April 7, 2017

Broad improvements for health care in Winnipeg

Consolidation of health centres builds on excellence

The Winnipeg Regional Health Authority (WRHA) today announced broad changes aimed at improving the quality of health care and strengthening the system that provides it.

“Right now, many patients wait too long for care, stay too long in hospital, or need to visit multiple sites to get the care they need,” said Milton Sussman, WRHA President and CEO. “With this announcement we begin the process of healing our health system, taking important steps that focus squarely on our patients. Both significant and sensible, these changes address systemic challenges that have hindered quality care and taxed our resources.”

Central to the plan is consolidation of services at specific sites to capitalize on their strengths, position them to deliver improved quality and timeliness of care, and permit the concentration of valuable resources, such as diagnostic services and specialty physician consultation, currently spread over multiple sites.

Minister of Health, Seniors and Active Living Kelvin Goertzen added, “We know these changes will not be easy but are necessary; our current system isn’t delivering the quality of care that our patients and their families deserve, and we have to act. Evidence from other jurisdictions and from recent reports and research in our own region support this system transformation and its intent to better our health system and improve the quality of care.”

The WRHA lags behind the national average on a number of key indicators, including wait times in Emergency Departments and in-patient length of stay. Changes the region is making align with independent consultant Dr. David Peachey’s recommendations in the recently released Clinical and Preventive Services Planning for Manitoba study commissioned in 2015, on how health care services are delivered and allocated.

Dr. Peachey’s report represents hundreds of hours of consultations with community representatives, Regional Health Authority leadership and staff, unions and associations, Indigenous organizations, clinical leaders in all major specialties across the province and other important stakeholders, all aimed at identifying major opportunities to improve care

“Cities such as Vancouver, Calgary, and Ottawa have fewer emergency departments per capita yet have shorter wait times than Winnipeg. Clearly, more is not better,” Dr. Peachey said. “Three Emergency Departments will allow the WRHA to provide more focused and specialized care.”

Karen Dunlop, Chair of the WRHA Board of Directors, which unanimously approved the plan, echoed the need to address fundamental challenges within the system. “We have to shorten wait times for admission from Emergency Departments and key diagnostic tests and consultations, bring patient lengths of stay in line with national averages and better address mental health and elder care needs in the community. Today we take the first steps towards transformation that is both fundamental and necessary.”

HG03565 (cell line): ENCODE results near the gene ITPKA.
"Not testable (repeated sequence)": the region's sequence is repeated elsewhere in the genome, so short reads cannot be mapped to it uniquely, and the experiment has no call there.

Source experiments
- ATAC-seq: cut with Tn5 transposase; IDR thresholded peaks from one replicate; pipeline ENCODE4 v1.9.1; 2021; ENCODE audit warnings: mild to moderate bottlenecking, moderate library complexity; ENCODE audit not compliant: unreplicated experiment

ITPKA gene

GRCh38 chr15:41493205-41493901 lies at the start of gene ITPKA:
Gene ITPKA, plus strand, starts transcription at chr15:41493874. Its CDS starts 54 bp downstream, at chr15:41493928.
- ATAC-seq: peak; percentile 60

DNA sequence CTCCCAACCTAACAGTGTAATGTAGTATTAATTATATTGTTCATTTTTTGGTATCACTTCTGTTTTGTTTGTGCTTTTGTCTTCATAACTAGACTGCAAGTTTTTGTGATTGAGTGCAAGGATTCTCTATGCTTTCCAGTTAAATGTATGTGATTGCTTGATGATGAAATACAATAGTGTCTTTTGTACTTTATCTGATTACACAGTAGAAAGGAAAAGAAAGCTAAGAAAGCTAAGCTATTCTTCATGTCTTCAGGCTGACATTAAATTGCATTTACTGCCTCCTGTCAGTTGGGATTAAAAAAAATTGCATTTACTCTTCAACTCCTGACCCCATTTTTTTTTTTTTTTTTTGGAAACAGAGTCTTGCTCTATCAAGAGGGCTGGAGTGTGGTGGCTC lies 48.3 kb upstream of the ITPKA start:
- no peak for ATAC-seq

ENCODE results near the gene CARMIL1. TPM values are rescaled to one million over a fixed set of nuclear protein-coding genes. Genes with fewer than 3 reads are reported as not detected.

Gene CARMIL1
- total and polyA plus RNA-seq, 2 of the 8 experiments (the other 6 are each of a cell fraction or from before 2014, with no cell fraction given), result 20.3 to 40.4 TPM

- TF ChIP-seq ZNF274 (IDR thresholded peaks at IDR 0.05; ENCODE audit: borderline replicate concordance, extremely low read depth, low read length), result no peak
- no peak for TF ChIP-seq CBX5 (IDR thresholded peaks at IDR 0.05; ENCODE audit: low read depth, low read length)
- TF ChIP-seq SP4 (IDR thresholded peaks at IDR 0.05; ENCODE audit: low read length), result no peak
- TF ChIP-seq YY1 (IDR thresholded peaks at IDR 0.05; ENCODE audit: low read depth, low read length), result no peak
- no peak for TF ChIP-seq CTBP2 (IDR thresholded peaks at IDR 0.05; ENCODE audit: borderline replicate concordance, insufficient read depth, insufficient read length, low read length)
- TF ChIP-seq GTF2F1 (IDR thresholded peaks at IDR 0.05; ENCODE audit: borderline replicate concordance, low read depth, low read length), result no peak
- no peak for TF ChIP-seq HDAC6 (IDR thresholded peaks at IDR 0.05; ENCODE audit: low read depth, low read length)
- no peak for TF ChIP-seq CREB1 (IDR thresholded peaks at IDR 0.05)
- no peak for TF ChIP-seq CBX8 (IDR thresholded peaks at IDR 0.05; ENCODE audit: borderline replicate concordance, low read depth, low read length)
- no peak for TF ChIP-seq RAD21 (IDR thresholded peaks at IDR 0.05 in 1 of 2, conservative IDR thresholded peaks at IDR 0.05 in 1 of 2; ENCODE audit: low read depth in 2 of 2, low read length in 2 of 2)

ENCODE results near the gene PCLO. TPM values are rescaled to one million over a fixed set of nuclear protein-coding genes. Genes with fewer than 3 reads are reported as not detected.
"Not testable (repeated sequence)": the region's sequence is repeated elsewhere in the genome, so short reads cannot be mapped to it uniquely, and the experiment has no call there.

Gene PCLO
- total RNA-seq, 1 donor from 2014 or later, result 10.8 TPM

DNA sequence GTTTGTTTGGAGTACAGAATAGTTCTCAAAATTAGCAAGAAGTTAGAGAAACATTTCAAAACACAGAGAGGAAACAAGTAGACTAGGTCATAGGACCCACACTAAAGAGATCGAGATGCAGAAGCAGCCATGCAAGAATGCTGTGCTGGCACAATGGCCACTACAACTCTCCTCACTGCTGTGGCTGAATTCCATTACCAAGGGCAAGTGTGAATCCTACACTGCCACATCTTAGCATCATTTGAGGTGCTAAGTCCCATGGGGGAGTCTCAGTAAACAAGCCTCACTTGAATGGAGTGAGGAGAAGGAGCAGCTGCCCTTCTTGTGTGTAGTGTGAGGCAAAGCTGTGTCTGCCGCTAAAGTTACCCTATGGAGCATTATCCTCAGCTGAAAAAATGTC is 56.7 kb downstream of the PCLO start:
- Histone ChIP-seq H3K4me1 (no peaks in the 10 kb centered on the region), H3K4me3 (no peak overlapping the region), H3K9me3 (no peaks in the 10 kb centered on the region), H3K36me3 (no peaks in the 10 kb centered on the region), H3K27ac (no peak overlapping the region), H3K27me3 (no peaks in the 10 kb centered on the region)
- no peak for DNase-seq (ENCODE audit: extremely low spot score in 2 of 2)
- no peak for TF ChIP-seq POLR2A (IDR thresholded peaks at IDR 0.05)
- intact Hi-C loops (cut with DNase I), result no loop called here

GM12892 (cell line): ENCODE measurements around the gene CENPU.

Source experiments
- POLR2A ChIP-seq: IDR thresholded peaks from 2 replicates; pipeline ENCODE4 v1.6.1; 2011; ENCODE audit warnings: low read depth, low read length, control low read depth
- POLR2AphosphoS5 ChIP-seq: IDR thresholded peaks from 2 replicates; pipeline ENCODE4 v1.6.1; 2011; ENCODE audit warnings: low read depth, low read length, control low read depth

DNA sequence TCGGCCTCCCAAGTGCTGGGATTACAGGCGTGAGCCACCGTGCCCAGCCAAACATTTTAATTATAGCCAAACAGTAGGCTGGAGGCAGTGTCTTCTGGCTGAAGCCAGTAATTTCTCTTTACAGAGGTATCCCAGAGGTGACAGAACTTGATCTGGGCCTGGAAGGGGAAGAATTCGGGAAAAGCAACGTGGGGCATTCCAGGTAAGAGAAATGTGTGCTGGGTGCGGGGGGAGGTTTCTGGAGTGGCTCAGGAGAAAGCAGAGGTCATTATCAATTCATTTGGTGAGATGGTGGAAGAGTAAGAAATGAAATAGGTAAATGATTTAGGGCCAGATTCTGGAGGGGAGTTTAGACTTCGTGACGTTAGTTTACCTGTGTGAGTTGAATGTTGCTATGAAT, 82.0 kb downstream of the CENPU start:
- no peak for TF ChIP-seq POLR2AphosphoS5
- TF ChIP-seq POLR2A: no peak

Key Changes:

  • Emergency and acute health services consolidated at three sites: Health Sciences Centre, St. Boniface Hospital and Grace Hospital.
  • Two urgent Care Centres, for cases that are serious but not-life-threatening, located at Seven Oaks Hospital in the north side of the city and Victoria Hospital in the south.
  • Specialized areas of focus for Winnipeg’s community hospitals and health centres aimed at providing the right care in the right place at the right time.
    • Concordia Community Hospital – will continue to offer specialty care in orthopedics and will also offer geriatric rehabilitation services and transitional care for patients waiting to get into personal care homes.
    • Seven Oaks Community Hospital – will continue to offer specialty care in out-patient renal services and will also offer an emphasis on elective endoscopy procedures as well as rehabilitation and transitional care for older patients.
    • Victoria Community Hospital – will continue to offer specialty care in day surgery and expanded in-patient mental health services to support a growing need in our community. In addition, the hospital will focus on offering mental health services to older patients in geriatric mental health.
    • Deer Lodge Centre – will continue to offer specialty care in geriatric rehabilitation, chronic care and long term personal care. Deer Lodge will receive enhanced capacity for special needs residents which includes care for those with dementia.
    • Misericordia Health Centre – will continue to specialize in eye surgery and treatment, long term and interim care for the elderly along with respite care. The Urgent Care Centre will be repurposed to accommodate an expanded community intravenous therapy clinic.
    • Riverview Health Centre – will continue to specialize in dementia care, respite services and respiratory chronic care and will continue their work in the important area of Alzheimer’s care.

In addition to improving the quality and timeliness of care, the transformation is intended to create sustainability, balancing the region’s budget for 2017/18 and laying the groundwork for more effective management of resources.

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